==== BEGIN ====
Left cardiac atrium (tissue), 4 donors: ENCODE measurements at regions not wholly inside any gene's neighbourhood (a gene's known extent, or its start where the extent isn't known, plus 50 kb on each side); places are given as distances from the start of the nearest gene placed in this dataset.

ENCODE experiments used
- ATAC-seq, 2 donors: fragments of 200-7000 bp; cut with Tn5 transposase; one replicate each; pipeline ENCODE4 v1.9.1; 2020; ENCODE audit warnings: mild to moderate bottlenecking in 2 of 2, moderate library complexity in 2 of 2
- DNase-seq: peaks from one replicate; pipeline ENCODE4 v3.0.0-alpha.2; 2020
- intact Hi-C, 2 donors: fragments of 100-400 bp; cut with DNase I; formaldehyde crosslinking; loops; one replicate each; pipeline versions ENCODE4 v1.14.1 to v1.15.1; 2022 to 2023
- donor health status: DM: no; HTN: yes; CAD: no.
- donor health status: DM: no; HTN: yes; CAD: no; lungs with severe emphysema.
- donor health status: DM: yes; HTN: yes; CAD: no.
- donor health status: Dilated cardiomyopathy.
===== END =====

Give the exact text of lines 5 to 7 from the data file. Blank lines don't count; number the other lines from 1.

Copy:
- intact Hi-C, 2 donors: fragments of 100-400 bp; cut with DNase I; formaldehyde crosslinking; loops; one replicate each; pipeline versions ENCODE4 v1.14.1 to v1.15.1; 2022 to 2023
- donor health status: DM: no; HTN: yes; CAD: no.
- donor health status: DM: no; HTN: yes; CAD: no; lungs with severe emphysema.